Thousands of Japanese military personnel have previously traveled around the world to assist the UN in some of the most volatile hotspots. However, priorities have shifted at home. Thousands of police officers, civilian election observers, and members of Japan’s Self-Defense Forces have served under the United Nations flag in the past. Japan now only allows six officials to serve with the UN, and all of them work in command facilities rather than on the front lines.

According to analysts, as conflicts become more volatile, politicians in Tokyo have become increasingly averse to the growing risks associated with participating in operations abroad. Furthermore, as tensions in Northeast Asia rise, there is an urgent need to keep troops closer to home.

Taking a step back implies that Japan will play a smaller role in maintaining international peace, which was the opposite intention of the International Peace Cooperation Law, enacted in June 1992, which established a framework for sending personnel overseas.

Since the passage of this legislation, Japanese personnel have ensured the smooth running of elections, rescued natural disaster survivors and carried out airlifts, and rebuilt schools, hospitals, and bridges all over the world.

The Self-Defense Forces’ last large-scale deployment was in South Sudan, where a 350-strong military contingent was stationed in Juba beginning in 2012. However, due to the escalating threat of violence, this was abruptly terminated in May 2017.

“The Japanese mission was to carry out engineering work to assist the local population, and they were working alongside some very capable other foreign units, from France, Britain, and China,” said Garren Mulloy, a professor of international relations at Daito Bunka University.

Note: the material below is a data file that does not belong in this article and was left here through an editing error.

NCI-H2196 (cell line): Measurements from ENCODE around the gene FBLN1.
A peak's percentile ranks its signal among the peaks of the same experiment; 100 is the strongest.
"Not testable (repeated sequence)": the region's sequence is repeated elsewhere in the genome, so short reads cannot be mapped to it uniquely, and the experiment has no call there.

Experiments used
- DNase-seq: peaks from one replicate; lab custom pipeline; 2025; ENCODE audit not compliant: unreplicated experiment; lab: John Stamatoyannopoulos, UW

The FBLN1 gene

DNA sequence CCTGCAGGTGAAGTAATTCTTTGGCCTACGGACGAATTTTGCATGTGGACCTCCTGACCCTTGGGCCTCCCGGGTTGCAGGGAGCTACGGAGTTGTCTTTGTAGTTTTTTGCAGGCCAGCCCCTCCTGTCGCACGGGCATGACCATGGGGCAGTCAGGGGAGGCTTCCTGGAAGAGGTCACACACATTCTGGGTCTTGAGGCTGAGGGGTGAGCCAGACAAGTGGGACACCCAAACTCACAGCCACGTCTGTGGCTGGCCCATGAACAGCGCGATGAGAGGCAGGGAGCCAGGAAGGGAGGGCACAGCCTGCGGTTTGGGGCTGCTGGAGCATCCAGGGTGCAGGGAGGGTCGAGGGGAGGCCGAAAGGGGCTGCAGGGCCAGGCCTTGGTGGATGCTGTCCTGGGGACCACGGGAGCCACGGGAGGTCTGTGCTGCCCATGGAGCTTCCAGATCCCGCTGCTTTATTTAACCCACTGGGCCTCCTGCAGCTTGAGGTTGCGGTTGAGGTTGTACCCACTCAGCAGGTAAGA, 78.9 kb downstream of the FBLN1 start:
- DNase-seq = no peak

“But then fighting broke out in Juba, and the Ministry of Defense, the head of the SDF, and then-defense minister [Tomomi] Inada covered up the fact that the units were in the vicinity of armed conflict,” he told DW.

According to the 1992 legislation, Japanese peacekeeper units are only permitted to operate in areas where ceasefires are in effect, and the use of weapons “shall be limited to the minimum necessary to protect personnel’s lives.”

Given the strict rules of operation, Tokyo decided to preemptively withdraw its units. When asked about the early departure, bureaucrats and senior military officials fabricated documents and claimed others could not be found, Mulloy said.

Japanese public opinion has consistently been unconvinced of the need for troops deployed abroad. When the truth about the deployment became public, the government was widely chastised both at home and abroad. It did not help Tokyo’s image with either of its partners, who concluded that Japan was “untrustworthy and incompetent,” according to Mulloy.

This was a far cry from Tokyo’s original plan, according to Mulloy, which was to raise the country’s international profile at a time when the economy was booming and there was widespread expectation that a more confident Japan would play a larger role in global security, economic, and political issues.

Two Japanese soldiers were killed while on UN duty in Cambodia in 1992, both during an election monitoring mission. It was the first mission since the legislation was passed in 1992, and the deaths prompted calls for the unit to be disbanded, including in the National Diet. The government of the time resisted these calls, but it set the tone for future governments who feared that body bags returning to Japan from abroad would be fatal.

According to an analyst with Japan’s National Institute of Defense Studies, the fear has grown as the global security situation has deteriorated in recent years (NIDS).

“There has been a clear change in the environment,” said the official, who declined to be identified because he is not authorized to speak with the media.

According to the official, there were additional motivators. “Japanese governments have asked themselves what the benefits are of sending the SDF to places like Africa or the Middle East,” he explained. “Of course, they get some on-the-ground experience, but Japan now needs to focus on advanced technologies to ensure its own defense, which cannot be learned on a peacekeeping mission.”